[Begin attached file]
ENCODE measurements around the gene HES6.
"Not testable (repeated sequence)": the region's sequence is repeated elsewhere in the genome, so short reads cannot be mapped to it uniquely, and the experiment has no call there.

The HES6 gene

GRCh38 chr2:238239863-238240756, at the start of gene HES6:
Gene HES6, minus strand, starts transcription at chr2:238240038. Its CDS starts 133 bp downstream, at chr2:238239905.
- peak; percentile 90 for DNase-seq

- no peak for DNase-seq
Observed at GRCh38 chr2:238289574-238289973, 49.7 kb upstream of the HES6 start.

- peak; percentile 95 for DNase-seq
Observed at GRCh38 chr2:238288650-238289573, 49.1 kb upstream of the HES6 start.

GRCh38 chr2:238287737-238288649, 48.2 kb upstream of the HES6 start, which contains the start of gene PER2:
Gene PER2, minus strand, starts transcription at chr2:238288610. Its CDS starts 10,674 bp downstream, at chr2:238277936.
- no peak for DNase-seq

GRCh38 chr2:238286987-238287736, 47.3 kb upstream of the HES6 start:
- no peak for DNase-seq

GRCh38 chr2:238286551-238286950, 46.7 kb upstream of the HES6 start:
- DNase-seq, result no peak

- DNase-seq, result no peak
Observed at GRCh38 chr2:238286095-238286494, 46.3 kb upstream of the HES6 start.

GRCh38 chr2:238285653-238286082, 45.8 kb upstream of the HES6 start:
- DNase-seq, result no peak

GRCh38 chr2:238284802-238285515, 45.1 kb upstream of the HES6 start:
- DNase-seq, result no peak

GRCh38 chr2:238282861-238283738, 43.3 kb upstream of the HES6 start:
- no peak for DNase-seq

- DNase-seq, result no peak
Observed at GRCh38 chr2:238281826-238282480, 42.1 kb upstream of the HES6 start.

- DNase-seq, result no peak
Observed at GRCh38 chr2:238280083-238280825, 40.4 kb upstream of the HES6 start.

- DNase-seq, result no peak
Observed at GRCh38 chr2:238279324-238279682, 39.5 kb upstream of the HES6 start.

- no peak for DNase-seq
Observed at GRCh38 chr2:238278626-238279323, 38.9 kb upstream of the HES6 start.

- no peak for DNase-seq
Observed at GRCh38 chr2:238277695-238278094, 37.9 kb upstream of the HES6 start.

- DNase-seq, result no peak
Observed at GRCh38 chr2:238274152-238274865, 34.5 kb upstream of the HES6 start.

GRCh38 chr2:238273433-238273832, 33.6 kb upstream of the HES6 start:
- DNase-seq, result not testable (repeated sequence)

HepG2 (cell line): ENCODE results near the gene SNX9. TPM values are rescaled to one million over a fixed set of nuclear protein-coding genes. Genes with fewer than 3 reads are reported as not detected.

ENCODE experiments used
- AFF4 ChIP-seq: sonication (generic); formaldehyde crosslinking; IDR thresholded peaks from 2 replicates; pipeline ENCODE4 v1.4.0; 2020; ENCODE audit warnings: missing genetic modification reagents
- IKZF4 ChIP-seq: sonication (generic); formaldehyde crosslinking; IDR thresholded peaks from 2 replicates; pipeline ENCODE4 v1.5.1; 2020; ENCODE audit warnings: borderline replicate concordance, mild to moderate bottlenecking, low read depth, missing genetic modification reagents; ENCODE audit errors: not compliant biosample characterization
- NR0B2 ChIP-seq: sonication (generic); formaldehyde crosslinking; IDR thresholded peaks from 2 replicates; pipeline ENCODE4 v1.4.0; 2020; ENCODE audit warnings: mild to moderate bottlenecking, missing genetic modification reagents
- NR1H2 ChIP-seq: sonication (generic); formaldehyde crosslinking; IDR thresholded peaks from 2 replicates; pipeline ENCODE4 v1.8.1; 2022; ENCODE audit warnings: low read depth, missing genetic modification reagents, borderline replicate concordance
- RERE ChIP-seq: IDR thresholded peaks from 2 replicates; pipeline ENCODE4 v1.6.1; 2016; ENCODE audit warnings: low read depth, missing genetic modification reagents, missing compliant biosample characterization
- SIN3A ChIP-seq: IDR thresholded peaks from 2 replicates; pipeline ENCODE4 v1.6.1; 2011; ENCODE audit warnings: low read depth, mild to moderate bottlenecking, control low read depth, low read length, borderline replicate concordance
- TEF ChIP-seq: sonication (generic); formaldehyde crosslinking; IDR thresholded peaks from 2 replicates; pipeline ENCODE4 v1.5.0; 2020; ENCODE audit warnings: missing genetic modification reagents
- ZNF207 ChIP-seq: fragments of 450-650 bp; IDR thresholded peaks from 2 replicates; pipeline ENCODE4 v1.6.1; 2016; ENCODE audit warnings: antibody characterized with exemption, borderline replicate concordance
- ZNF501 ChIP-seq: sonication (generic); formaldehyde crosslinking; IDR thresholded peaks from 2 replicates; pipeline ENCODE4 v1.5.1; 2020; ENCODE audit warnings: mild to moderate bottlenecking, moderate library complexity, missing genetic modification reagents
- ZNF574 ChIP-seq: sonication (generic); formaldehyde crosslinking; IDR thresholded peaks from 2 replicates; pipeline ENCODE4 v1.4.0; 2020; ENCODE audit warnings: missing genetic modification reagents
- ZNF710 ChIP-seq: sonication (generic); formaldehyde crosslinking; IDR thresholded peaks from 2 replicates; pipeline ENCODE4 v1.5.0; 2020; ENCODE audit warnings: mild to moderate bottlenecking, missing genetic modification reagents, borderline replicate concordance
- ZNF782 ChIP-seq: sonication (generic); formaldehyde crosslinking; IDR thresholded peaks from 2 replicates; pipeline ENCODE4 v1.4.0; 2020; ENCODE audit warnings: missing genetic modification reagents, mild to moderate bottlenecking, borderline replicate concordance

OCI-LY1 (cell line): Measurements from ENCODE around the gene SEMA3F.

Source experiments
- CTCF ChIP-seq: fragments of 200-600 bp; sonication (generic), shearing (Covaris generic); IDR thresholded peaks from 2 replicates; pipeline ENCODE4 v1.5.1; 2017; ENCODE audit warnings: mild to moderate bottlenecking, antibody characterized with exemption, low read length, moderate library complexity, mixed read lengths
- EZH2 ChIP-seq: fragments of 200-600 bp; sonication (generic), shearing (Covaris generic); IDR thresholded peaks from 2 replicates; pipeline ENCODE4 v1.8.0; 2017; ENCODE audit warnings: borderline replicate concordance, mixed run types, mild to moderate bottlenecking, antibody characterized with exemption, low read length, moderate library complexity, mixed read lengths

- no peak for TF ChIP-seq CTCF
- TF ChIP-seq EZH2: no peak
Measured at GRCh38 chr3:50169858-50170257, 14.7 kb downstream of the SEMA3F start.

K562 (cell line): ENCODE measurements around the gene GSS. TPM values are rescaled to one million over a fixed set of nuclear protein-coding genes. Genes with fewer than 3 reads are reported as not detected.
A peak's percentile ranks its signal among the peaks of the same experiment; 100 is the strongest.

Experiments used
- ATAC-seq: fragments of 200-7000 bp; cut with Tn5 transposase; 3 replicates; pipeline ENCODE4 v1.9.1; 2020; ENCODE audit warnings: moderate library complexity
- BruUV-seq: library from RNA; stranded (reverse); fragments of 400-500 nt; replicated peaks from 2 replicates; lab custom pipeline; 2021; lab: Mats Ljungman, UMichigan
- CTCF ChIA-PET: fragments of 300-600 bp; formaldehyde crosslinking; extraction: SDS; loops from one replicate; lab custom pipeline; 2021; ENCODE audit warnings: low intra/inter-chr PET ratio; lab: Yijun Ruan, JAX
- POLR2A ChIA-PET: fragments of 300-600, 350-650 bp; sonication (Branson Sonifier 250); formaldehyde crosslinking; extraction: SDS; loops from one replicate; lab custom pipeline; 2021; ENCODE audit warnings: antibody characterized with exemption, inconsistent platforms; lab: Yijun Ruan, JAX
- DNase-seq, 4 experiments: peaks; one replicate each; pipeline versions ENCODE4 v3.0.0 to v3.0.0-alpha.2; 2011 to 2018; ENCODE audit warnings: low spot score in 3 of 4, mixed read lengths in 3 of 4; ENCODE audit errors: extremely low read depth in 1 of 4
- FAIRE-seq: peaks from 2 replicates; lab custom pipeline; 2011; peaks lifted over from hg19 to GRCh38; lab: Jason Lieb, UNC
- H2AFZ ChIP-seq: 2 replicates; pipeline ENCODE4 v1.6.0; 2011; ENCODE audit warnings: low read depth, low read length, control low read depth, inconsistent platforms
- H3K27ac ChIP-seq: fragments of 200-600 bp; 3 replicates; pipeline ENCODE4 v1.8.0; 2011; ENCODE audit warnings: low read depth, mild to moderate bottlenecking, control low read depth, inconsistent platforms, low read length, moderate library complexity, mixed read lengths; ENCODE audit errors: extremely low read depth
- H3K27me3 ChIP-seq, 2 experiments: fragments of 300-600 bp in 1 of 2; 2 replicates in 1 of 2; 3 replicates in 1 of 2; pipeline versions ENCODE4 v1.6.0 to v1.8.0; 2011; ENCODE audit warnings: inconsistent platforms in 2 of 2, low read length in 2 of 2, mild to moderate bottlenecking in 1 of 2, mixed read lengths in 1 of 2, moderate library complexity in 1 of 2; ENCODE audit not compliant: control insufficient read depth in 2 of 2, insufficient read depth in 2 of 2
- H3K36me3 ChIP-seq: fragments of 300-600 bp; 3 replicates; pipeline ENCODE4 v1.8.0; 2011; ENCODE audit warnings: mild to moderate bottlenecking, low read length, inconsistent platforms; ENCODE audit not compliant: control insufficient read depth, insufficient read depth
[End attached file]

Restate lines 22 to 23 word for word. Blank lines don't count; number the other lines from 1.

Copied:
GRCh38 chr2:238284802-238285515, 45.1 kb upstream of the HES6 start:
- DNase-seq, result no peak